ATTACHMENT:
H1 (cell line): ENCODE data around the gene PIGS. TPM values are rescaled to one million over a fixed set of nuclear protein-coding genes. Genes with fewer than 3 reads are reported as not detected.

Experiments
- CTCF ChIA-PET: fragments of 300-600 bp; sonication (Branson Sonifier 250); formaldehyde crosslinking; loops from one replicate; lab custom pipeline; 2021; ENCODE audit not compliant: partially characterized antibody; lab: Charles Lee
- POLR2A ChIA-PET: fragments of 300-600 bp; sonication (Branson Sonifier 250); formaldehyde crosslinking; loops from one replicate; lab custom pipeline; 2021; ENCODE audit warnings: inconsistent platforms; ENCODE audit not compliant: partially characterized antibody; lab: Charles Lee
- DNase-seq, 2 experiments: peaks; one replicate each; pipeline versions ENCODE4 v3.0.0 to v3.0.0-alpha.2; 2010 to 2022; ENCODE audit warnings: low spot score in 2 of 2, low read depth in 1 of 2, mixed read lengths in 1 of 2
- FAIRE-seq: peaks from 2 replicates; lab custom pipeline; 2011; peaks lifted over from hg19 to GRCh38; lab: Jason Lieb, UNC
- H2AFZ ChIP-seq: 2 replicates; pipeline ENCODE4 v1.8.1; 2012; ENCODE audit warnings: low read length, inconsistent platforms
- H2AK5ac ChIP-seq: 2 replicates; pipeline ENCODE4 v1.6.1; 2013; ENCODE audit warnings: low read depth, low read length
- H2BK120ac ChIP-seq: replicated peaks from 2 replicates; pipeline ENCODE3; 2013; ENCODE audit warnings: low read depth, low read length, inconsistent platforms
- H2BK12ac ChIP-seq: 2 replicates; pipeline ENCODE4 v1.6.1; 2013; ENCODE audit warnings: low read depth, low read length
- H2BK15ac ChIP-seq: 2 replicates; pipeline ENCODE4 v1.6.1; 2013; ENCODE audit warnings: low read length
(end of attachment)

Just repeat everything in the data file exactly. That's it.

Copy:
H1 (cell line): ENCODE data around the gene PIGS. TPM values are rescaled to one million over a fixed set of nuclear protein-coding genes. Genes with fewer than 3 reads are reported as not detected.

Experiments
- CTCF ChIA-PET: fragments of 300-600 bp; sonication (Branson Sonifier 250); formaldehyde crosslinking; loops from one replicate; lab custom pipeline; 2021; ENCODE audit not compliant: partially characterized antibody; lab: Charles Lee
- POLR2A ChIA-PET: fragments of 300-600 bp; sonication (Branson Sonifier 250); formaldehyde crosslinking; loops from one replicate; lab custom pipeline; 2021; ENCODE audit warnings: inconsistent platforms; ENCODE audit not compliant: partially characterized antibody; lab: Charles Lee
- DNase-seq, 2 experiments: peaks; one replicate each; pipeline versions ENCODE4 v3.0.0 to v3.0.0-alpha.2; 2010 to 2022; ENCODE audit warnings: low spot score in 2 of 2, low read depth in 1 of 2, mixed read lengths in 1 of 2
- FAIRE-seq: peaks from 2 replicates; lab custom pipeline; 2011; peaks lifted over from hg19 to GRCh38; lab: Jason Lieb, UNC
- H2AFZ ChIP-seq: 2 replicates; pipeline ENCODE4 v1.8.1; 2012; ENCODE audit warnings: low read length, inconsistent platforms
- H2AK5ac ChIP-seq: 2 replicates; pipeline ENCODE4 v1.6.1; 2013; ENCODE audit warnings: low read depth, low read length
- H2BK120ac ChIP-seq: replicated peaks from 2 replicates; pipeline ENCODE3; 2013; ENCODE audit warnings: low read depth, low read length, inconsistent platforms
- H2BK12ac ChIP-seq: 2 replicates; pipeline ENCODE4 v1.6.1; 2013; ENCODE audit warnings: low read depth, low read length
- H2BK15ac ChIP-seq: 2 replicates; pipeline ENCODE4 v1.6.1; 2013; ENCODE audit warnings: low read length